In what may come as a shocking surprise to exactly nobody, the next great discovery as more and more layers of the global ponzi onion are exposed, is that China was, in fact, lying about everything. Yes, we know, stunning.
As the Chinese economy continues to sputter, prominent corporate executives in China and Western economists say there is evidence that local and provincial officials are falsifying economic statistics to disguise the true depth of the troubles.
Record-setting mountains of excess coal have accumulated at the country’s biggest storage areas because power plants are burning less coal in the face of tumbling electricity demand. But local and provincial government officials have forced plant managers not to report to Beijing the full extent of the slowdown, power sector executives said.
Even that lonely indicator that some, even us, had considered somewhat realistic: electric output, is a mirage.
Electricity production and consumption have been considered a telltale sign of a wide variety of economic activity. They are widely viewed by foreign investors and even some Chinese officials as the gold standard for measuring what is really happening in the country’s economy, because the gathering and reporting of data in China is not considered as reliable as it is in many countries.
But an economist with ties to the agency said that officials had begun making inquiries after detecting signs that electricity numbers may have been overstated.
Another top corporate executive in China with access to electricity grid data from two provinces in east-central China that are centers of heavy industry, Shandong and Jiangsu, said that electricity consumption in both provinces had dropped more than 10 percent in May from a year earlier. Electricity consumption has also fallen in parts of western China. Yet, the economist with ties to the statistical agency said that cities and provinces across the country had reported flat or only slightly rising electricity consumption.
In other words, the chart we showed a month ago showing already collapsing Chinese power production is far, far worse in reality.
So why is everything piece of data out of China a lie (and by implication, why are all talking heads and pundits who preach the China "bull case" full of it)? One simple reason: politics.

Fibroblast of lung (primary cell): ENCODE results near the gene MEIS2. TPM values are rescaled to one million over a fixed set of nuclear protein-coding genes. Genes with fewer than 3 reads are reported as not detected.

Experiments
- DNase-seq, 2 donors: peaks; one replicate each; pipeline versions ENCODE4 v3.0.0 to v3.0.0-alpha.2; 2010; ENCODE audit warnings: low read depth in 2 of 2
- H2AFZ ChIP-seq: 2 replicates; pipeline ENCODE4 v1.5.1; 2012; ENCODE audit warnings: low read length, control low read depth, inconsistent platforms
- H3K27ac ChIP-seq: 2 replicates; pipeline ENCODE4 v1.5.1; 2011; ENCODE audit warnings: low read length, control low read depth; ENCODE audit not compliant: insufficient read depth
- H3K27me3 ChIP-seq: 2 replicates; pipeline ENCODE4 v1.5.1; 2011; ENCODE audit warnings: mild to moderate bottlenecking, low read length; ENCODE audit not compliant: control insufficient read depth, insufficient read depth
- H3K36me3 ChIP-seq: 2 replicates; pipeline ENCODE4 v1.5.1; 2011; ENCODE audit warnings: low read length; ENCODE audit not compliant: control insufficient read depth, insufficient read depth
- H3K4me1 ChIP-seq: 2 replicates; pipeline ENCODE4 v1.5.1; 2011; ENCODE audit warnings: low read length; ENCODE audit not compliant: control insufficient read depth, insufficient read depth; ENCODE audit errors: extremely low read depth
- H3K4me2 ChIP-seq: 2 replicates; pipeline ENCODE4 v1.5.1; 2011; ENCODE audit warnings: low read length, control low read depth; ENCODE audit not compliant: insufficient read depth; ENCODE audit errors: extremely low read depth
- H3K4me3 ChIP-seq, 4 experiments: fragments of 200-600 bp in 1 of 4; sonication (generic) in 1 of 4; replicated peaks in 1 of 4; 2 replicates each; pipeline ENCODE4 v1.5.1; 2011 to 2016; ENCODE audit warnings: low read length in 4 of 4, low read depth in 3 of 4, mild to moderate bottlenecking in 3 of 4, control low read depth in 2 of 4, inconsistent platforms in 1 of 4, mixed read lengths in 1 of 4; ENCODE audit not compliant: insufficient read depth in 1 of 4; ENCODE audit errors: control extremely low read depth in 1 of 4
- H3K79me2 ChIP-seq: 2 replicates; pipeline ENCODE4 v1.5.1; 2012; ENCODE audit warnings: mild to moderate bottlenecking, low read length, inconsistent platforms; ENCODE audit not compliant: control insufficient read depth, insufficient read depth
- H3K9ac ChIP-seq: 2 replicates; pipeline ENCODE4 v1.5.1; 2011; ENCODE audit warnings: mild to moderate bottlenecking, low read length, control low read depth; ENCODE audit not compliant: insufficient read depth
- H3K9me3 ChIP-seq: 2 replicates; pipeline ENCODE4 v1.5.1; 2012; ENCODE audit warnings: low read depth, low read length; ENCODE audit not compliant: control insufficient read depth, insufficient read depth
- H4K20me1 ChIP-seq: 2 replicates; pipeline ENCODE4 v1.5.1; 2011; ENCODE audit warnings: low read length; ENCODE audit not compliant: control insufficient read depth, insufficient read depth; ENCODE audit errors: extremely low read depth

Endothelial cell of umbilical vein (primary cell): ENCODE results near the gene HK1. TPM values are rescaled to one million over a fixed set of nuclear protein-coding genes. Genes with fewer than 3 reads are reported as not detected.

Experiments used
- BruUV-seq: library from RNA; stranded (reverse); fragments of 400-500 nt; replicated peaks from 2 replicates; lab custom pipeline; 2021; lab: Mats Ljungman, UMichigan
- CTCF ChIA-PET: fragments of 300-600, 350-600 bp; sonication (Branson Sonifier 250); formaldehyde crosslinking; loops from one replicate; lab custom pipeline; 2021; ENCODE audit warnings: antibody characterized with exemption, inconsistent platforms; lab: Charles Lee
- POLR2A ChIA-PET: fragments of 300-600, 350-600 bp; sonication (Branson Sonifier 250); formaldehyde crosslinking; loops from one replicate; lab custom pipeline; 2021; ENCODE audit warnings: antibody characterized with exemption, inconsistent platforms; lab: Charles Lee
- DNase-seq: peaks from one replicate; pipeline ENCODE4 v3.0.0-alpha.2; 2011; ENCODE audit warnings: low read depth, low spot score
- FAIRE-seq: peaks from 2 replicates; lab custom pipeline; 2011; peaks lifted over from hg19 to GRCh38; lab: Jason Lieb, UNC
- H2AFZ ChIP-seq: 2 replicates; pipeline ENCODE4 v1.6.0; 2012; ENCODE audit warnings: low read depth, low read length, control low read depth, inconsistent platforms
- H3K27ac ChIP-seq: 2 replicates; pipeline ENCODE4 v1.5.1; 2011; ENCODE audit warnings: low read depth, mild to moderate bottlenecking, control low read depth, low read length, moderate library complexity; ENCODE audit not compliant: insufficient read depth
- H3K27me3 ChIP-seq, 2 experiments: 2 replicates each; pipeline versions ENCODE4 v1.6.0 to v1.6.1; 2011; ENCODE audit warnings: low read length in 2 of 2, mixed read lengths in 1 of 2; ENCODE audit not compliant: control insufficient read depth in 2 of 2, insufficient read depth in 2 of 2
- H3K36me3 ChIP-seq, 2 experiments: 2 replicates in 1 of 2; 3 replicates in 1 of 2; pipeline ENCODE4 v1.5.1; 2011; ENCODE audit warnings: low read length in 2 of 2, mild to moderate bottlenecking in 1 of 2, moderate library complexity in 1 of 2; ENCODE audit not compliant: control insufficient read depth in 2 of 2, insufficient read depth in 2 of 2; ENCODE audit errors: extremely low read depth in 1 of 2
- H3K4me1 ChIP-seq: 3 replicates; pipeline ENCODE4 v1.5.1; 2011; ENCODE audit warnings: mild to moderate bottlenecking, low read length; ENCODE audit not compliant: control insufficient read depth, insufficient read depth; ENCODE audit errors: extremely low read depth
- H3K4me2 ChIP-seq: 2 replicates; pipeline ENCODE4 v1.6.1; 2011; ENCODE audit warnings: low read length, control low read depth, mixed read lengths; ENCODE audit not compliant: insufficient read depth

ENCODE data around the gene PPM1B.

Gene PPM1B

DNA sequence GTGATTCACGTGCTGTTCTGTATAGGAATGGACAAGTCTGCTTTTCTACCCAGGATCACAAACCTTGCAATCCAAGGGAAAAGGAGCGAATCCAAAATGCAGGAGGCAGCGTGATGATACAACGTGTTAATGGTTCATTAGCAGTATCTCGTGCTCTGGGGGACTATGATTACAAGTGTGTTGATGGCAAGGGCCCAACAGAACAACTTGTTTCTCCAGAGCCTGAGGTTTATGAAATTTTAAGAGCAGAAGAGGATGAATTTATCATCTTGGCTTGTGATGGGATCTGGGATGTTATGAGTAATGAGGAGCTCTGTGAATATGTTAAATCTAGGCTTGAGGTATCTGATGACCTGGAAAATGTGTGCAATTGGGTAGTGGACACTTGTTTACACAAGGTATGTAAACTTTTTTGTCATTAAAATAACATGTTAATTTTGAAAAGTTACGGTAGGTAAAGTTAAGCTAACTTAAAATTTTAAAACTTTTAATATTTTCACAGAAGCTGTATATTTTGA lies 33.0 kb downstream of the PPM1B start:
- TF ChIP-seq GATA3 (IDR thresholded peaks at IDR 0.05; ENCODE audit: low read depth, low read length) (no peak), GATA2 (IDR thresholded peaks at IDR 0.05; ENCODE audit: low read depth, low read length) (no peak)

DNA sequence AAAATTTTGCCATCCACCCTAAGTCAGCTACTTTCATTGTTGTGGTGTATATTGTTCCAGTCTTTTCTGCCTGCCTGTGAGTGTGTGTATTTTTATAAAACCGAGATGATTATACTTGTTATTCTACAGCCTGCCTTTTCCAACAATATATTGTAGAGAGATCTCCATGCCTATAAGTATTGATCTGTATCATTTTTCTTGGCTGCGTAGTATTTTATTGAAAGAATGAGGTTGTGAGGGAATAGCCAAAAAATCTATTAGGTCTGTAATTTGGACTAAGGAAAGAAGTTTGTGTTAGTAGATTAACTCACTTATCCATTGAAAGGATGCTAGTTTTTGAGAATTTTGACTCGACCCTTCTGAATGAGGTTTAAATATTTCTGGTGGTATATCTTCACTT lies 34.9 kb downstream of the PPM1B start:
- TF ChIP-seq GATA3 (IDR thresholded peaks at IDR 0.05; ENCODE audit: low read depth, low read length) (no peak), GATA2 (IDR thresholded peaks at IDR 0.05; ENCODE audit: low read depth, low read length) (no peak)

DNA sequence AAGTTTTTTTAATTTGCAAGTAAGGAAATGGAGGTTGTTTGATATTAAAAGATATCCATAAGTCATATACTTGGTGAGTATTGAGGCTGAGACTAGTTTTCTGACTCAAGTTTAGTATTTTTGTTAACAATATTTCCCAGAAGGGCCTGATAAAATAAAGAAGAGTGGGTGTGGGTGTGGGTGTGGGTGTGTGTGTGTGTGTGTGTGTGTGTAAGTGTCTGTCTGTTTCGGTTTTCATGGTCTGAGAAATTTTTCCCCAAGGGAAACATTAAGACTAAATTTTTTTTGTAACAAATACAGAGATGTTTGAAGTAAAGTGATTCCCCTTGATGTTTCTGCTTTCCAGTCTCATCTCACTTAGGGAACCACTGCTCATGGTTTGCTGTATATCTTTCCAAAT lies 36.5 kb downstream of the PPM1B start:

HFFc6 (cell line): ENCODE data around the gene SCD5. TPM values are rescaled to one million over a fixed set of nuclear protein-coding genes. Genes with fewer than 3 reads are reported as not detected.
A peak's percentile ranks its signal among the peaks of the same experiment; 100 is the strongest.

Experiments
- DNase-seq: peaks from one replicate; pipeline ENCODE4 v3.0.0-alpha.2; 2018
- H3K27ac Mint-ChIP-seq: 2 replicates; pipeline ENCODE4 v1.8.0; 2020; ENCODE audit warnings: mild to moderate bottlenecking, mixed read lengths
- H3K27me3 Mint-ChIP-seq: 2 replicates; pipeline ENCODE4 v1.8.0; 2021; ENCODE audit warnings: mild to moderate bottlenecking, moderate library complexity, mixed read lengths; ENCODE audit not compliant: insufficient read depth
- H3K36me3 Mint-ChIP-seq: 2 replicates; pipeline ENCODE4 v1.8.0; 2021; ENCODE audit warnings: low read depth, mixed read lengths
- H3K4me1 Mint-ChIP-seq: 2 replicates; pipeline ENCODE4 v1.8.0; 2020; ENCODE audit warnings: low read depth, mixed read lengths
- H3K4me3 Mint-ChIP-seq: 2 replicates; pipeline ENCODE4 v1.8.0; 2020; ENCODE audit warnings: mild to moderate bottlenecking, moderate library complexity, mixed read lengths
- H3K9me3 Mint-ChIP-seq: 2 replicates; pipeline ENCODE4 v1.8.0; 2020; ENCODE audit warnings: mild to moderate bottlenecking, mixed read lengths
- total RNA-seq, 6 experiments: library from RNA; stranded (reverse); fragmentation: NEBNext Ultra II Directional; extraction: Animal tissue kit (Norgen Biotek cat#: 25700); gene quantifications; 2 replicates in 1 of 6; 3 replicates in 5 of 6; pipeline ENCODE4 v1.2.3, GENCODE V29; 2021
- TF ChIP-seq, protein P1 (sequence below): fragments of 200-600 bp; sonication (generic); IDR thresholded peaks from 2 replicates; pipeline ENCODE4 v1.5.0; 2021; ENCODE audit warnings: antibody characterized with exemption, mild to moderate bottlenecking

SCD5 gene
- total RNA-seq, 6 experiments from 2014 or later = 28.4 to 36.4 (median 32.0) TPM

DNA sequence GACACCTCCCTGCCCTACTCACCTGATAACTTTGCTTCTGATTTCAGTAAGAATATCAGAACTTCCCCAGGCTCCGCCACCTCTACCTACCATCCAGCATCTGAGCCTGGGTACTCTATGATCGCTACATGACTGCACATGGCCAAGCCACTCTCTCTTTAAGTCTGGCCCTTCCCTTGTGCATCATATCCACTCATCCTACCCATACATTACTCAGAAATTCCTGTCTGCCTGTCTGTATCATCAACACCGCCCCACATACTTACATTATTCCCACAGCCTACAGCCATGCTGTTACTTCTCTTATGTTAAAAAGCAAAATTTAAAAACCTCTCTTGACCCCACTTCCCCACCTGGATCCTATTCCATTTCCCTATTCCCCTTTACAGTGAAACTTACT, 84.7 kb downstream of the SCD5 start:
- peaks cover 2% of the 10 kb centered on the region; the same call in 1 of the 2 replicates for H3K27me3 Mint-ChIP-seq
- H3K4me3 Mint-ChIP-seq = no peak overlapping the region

Questions about the quality and accuracy of Chinese economic data are longstanding, but the concerns now being raised are unusual. This year is the first time since 1989 that a sharp economic slowdown has coincided with the once-a-decade changeover in the country’s top leadership.
Officials at all levels of government are under pressure to report good economic results to Beijing as they wait for promotions, demotions and transfers to cascade down from Beijing. So narrower and seemingly more obscure measures of economic activity are being falsified, according to the executives and economists.
“The government officials don’t want to see the negative,” so they tell power managers to report usage declines as zero change, said a chief executive in the power sector.
When all is said and done, the reality is that China, which according to idiotic press rumors that resurface every 2 weeks is supposed to bailout, is in a condition that is worse than even where it was after the Lehman collapse:
The question is whether the actual slowdown is even worse. Skewed government data would help explain why prices for commodities like oil, coal and copper fell heavily this spring even though official Chinese statistics show a more modest deceleration in economic activity.
Manipulation of official statistics would also provide a clue why some wholesalers of consumer goods and construction materials say sales are now as dismal as in early 2009.
Studies by Goldman Sachs and other institutions over the years have strongly suggested that Chinese statisticians smooth out the quarterly growth figures, underreporting growth during boom years and overstating growth during economic downturns.
And Chinese officials have raised questions in the past about the reliability of Chinese economic statistics. An American diplomatic cable released by WikiLeaks shows that Li Keqiang, widely expected to become premier of China this autumn, said in 2007 that he regarded China’s broad measures of economic growth as “ ‘man-made’ and therefore unreliable.”
So... let's see here: huge disparity between what is represented and what the reality is... a crucial political election... and a regime that many have accused of misreporting critical data for years (even if others captured media outlets accuse the former of being conspiracy theorists)...
Why... could this possibly mean that every piece of data out of the US is just as made up and just as meaningless? Now that would be truly unpossible.